Objective: The objective of this study was to examine incidence proportion and the characteristics of athlete injuries sustained during the 2010 Vancouver Paralympic Games.
Design: Descriptive epidemiological study.
Setting: All medical venues at the 2010 Vancouver Paralympic Games, Canada.
Participants: A total of 505 athletes from 44 National Paralympic Committees participating in the 2010 Vancouver Winter Paralympic Games.
Assessment of risk factors: Baseline covariates included sport specificity (ie, ice sledge hockey, alpine skiing, Nordic skiing, wheelchair curling), gender, age, and disability classification.
Main outcome measures: All injuries that occurred during the 2010 Vancouver Paralympic Games. "Injury" was defined as any sport-related musculoskeletal complaint that caused the athlete to seek medical attention during the study period, regardless of the athlete's ability to continue with training or competition.
Results: The Injury Surveillance System identified a total of 120 injuries among 505 athletes [incidence proportion = 23.8% (95% confidence interval, 20.11-27.7)] participating in the 2010 Winter Paralympic Games. There was a similar injury incidence proportion among male (22.8%) and female (26.6%) athletes [incidence rate ratio = 1.1 (95% confidence interval, 0.7-1.7)]. Medical encounters for musculoskeletal complaints were generated in 34% of all sledge hockey athletes, 22% of alpine ski racers, 19% of Nordic skiers, and 18% of wheelchair curling athletes.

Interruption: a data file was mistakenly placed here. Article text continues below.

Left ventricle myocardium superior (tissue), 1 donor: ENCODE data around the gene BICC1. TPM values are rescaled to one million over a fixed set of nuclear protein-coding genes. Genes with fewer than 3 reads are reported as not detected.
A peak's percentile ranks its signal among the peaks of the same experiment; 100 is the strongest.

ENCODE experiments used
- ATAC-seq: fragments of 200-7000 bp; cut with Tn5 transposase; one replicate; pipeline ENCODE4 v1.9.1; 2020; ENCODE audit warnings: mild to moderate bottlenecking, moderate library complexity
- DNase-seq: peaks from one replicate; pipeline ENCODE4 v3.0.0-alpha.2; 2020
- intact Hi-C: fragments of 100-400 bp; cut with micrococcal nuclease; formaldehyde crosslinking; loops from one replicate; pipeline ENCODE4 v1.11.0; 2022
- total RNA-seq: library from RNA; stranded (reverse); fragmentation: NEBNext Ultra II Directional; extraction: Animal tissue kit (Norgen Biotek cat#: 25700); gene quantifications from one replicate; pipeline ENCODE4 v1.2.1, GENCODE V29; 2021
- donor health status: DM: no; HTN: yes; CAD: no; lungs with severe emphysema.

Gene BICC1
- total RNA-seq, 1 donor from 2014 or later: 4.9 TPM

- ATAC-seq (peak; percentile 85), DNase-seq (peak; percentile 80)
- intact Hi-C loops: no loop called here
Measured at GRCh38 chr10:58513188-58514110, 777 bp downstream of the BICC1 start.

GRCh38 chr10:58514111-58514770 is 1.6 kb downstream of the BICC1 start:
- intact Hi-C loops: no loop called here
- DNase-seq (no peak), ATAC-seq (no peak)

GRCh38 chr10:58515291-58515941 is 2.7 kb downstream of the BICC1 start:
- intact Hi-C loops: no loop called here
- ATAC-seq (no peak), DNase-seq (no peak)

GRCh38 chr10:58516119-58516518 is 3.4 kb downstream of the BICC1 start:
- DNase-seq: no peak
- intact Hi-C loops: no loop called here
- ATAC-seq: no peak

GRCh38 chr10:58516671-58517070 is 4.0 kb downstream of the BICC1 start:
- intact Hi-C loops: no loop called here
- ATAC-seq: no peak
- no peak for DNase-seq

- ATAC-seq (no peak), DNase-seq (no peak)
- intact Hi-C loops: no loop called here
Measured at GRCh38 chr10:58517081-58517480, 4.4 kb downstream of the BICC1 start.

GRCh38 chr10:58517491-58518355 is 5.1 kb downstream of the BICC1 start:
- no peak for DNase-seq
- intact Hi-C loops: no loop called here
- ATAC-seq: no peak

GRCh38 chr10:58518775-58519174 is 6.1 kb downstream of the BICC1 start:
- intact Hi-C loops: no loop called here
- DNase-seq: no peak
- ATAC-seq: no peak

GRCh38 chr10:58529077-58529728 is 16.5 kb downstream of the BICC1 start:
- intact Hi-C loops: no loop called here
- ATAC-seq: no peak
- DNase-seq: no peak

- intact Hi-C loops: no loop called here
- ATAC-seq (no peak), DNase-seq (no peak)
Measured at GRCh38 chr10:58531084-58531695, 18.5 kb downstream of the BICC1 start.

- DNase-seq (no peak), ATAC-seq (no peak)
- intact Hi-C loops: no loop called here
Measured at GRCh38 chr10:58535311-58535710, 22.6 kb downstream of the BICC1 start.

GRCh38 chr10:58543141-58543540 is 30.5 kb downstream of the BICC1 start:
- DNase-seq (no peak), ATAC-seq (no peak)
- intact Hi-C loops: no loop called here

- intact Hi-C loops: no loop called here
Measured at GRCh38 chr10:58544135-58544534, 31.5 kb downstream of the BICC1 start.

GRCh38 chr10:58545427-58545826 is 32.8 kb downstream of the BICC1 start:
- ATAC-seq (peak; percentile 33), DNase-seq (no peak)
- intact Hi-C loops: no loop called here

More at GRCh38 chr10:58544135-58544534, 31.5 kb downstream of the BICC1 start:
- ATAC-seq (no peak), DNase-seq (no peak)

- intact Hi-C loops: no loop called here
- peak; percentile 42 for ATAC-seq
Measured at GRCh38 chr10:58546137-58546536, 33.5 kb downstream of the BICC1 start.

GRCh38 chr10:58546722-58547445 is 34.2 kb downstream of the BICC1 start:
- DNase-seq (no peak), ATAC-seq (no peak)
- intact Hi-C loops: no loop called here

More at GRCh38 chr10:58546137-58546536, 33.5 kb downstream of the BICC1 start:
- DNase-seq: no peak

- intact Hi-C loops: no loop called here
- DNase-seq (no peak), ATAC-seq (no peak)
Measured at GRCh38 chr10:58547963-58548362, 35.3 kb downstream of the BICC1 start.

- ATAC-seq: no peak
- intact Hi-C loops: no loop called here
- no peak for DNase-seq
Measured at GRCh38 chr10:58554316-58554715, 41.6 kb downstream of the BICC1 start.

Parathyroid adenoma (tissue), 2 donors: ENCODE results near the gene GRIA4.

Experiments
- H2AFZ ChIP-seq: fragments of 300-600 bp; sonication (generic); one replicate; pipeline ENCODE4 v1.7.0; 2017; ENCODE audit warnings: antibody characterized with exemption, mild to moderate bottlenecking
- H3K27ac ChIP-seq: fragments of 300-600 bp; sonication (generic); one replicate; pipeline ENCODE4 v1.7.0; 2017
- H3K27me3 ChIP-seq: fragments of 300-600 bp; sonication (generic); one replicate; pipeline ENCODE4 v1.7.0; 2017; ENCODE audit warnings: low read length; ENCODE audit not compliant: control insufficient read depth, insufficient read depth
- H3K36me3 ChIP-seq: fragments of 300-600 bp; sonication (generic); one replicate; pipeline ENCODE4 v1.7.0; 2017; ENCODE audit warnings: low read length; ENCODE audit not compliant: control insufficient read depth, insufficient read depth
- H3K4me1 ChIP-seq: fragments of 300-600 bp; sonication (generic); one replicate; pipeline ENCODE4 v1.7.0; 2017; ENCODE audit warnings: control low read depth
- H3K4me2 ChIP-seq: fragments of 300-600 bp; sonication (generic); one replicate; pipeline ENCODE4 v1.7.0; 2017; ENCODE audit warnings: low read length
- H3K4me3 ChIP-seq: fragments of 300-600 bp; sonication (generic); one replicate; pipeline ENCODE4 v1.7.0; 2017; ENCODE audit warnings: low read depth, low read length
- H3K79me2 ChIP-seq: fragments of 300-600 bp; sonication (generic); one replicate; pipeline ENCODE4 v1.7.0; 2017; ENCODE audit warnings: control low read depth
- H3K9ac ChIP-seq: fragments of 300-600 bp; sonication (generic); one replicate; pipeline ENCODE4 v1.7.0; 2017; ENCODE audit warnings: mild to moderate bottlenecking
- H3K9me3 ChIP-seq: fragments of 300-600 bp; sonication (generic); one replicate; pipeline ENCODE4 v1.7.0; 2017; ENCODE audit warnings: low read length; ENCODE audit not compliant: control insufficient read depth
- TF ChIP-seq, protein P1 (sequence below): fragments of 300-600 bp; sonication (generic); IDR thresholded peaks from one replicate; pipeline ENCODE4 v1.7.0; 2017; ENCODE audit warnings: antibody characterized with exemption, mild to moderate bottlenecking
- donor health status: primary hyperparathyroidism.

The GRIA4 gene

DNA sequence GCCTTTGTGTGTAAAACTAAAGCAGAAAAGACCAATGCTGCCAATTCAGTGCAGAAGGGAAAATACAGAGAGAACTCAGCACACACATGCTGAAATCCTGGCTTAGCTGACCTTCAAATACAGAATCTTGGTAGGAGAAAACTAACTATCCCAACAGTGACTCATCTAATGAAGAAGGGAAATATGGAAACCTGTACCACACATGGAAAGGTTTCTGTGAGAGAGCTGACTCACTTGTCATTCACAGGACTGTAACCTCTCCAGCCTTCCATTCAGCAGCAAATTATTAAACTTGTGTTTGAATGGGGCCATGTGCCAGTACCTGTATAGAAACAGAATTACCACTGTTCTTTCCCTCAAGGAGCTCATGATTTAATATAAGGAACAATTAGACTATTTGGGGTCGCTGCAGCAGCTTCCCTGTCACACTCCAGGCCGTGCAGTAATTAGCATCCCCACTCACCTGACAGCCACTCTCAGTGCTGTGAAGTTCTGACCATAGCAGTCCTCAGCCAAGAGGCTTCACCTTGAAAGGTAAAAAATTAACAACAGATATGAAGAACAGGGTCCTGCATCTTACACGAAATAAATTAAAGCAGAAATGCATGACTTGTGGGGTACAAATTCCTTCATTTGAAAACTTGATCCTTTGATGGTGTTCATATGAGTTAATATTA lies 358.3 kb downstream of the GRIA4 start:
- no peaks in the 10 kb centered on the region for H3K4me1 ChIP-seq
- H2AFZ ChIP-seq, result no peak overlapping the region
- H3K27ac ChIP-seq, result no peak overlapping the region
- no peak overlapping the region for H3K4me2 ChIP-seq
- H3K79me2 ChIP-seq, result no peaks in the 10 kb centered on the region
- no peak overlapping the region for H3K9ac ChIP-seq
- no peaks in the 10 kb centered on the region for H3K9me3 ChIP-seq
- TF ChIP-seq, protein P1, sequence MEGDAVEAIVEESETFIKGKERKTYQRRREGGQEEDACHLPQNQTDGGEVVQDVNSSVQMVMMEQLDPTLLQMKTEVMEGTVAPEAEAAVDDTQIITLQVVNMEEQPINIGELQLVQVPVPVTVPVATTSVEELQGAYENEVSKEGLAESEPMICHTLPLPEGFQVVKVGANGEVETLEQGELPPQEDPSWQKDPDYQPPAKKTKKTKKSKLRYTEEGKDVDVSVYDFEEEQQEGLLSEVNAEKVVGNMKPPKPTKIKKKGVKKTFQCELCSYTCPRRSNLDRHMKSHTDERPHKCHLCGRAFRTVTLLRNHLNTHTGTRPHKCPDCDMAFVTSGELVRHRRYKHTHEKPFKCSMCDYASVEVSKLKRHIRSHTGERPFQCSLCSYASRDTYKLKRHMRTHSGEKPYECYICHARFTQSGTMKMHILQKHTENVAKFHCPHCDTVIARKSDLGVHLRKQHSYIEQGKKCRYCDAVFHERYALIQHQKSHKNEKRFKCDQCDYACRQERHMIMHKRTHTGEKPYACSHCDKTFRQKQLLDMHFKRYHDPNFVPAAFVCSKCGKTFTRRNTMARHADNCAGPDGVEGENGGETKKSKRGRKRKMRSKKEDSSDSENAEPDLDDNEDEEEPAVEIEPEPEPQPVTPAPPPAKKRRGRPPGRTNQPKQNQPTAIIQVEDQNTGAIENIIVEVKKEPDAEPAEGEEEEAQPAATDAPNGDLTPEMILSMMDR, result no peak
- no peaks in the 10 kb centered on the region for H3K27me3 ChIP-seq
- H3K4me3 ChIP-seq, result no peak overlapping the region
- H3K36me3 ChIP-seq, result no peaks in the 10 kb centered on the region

Conclusions: The Injury Surveillance System identified sport injuries in 24% of all athletes participating in the 2010 Winter Paralympic Games. The injury risk was significantly higher than during the 2002 (9.4%) and 2006 (8.4%) Winter Paralympic Games. This may reflect improved data collection systems but also highlights the high risk of acute injury in alpine skiing and ice sledge hockey at Paralympic Games. These data will assist future Organizing Committees with the delivery of medical care to athletes with a disability and guide future injury prevention research.